Earlier this afternoon, Seattle Pacific University was locked down when a student received a threatening text from an ex-girlfriend. The text intimated that she was on the SPU campus, but SPD determined she was in Skagit County. Skagit County Deputies arrested the suspect and will transfer her to SPD where she will be booked into King County Jail for investigation of harassment.
Seattle Pacific University briefly locked down its campus Friday after a student got a threatening text message from a former girlfriend who lives outside King County.
The lockdown was lifted once it was confirmed the woman is currently in Skagit County and posed no threat to the school. The student reportedly received a text message from the suspect stating she would kill him and his friends. She also claimed to be on the Seattle Pacific campus at the time, which prompted a quick response from the Seattle Police Department about 2 PM.
It was quickly determined she was not anywhere near the campus. Skagit County Deputies located and arrested the suspect at a home outside Burlington for the threats. Deputies will later transfer her to Seattle Police before she is booked into King County Jail for investigation of harassment.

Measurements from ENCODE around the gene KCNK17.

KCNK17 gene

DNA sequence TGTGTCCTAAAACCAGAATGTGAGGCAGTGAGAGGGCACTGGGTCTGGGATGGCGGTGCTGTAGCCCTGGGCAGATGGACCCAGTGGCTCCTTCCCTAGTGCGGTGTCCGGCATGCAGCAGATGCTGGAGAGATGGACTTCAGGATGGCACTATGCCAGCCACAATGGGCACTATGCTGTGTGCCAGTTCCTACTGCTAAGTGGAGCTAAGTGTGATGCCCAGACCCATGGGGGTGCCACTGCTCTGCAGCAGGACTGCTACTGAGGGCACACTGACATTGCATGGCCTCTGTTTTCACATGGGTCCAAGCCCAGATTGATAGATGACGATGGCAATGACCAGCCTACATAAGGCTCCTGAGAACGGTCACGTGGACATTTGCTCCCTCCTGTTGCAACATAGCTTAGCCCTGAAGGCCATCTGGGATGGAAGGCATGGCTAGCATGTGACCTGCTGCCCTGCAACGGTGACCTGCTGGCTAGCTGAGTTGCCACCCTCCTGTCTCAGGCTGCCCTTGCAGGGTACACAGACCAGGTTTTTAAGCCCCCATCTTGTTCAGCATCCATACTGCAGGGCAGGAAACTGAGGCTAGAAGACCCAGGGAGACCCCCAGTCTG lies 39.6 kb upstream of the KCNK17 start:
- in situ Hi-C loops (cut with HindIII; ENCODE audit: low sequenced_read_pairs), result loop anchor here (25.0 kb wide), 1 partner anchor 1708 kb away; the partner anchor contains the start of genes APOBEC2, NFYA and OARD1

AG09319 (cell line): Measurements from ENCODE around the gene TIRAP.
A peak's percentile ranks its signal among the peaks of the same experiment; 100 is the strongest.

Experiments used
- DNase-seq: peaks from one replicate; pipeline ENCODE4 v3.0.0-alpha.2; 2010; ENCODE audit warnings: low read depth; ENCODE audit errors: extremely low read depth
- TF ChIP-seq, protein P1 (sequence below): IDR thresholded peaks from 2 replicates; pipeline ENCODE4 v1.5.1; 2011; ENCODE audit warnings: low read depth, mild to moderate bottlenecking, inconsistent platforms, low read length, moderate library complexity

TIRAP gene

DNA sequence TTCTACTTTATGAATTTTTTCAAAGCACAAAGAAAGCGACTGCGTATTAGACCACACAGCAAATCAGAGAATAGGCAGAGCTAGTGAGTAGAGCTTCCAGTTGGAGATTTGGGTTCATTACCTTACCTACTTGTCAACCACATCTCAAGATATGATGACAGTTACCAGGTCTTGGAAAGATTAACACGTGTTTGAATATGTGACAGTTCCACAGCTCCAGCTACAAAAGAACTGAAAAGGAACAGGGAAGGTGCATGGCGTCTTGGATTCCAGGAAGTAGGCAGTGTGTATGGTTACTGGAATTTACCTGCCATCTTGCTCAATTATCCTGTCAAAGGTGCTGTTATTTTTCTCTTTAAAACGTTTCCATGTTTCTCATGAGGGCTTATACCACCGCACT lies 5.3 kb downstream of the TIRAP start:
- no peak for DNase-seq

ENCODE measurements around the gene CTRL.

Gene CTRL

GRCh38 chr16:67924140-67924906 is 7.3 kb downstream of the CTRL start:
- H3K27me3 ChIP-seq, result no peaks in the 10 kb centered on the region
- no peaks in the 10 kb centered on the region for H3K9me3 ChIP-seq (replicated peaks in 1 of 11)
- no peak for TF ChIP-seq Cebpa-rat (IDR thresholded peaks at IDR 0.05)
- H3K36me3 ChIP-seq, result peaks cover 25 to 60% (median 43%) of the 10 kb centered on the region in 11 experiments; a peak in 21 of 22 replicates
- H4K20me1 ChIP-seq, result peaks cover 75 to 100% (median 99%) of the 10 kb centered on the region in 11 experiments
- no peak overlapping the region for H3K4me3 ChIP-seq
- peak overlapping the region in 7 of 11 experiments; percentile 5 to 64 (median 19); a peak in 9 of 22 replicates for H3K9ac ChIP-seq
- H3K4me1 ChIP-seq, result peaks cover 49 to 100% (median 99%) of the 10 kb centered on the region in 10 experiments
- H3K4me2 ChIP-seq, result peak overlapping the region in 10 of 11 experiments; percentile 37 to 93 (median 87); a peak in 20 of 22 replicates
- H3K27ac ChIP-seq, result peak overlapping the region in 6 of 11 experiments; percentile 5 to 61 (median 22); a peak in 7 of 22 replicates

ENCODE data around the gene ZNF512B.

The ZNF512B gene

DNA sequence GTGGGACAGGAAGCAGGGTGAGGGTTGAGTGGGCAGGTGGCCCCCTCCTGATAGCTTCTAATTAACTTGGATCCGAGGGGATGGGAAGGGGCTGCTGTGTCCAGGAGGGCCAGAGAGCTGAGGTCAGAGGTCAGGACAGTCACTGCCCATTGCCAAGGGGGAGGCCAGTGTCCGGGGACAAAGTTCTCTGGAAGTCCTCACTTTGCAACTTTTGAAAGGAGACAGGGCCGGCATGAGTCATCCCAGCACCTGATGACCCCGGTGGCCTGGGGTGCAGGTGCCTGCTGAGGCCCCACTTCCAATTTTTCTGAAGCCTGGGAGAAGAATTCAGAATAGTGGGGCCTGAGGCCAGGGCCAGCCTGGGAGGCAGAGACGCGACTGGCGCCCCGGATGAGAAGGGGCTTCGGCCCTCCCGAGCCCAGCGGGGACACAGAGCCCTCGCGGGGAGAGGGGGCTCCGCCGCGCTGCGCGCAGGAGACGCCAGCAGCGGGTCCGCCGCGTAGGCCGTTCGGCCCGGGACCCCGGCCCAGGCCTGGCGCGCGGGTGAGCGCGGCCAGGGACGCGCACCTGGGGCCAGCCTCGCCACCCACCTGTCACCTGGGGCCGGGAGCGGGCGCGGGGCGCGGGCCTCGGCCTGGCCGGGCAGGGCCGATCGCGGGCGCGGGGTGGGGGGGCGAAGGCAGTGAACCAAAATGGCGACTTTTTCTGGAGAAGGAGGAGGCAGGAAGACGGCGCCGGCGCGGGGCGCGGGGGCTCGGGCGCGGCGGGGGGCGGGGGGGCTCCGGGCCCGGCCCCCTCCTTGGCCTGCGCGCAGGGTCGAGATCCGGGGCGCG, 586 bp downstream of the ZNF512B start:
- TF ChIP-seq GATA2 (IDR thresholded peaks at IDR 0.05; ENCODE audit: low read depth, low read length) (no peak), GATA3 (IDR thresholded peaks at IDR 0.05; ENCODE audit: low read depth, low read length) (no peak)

Tomorrow is market day, and this week has the usual line-up of great produce, meals, music and more (schedule below). And, this week, the market will be hosting a special donation tent for victims of last week’s SPU shooting.
From the QAFM organizers:
“We are shocked and saddened by the tragedy that unfolded last week at Seattle Pacific University. Our hearts go out to those affected by this senseless act. We will be collecting donations at the Information Tent to be directed to the victims, through SPU. Please stop by and show your support. We are one community. Rain or Shine, There’s a Lot to Love!”
In addition to the opportunity to help out the SPU victims, you can also enjoy the QAFM, even though the weather is forecasted to be a bit gloomy. The market is open every Thursday, regardless of weather (remember last year’s opening day? It was cold and rainy and the market marched on).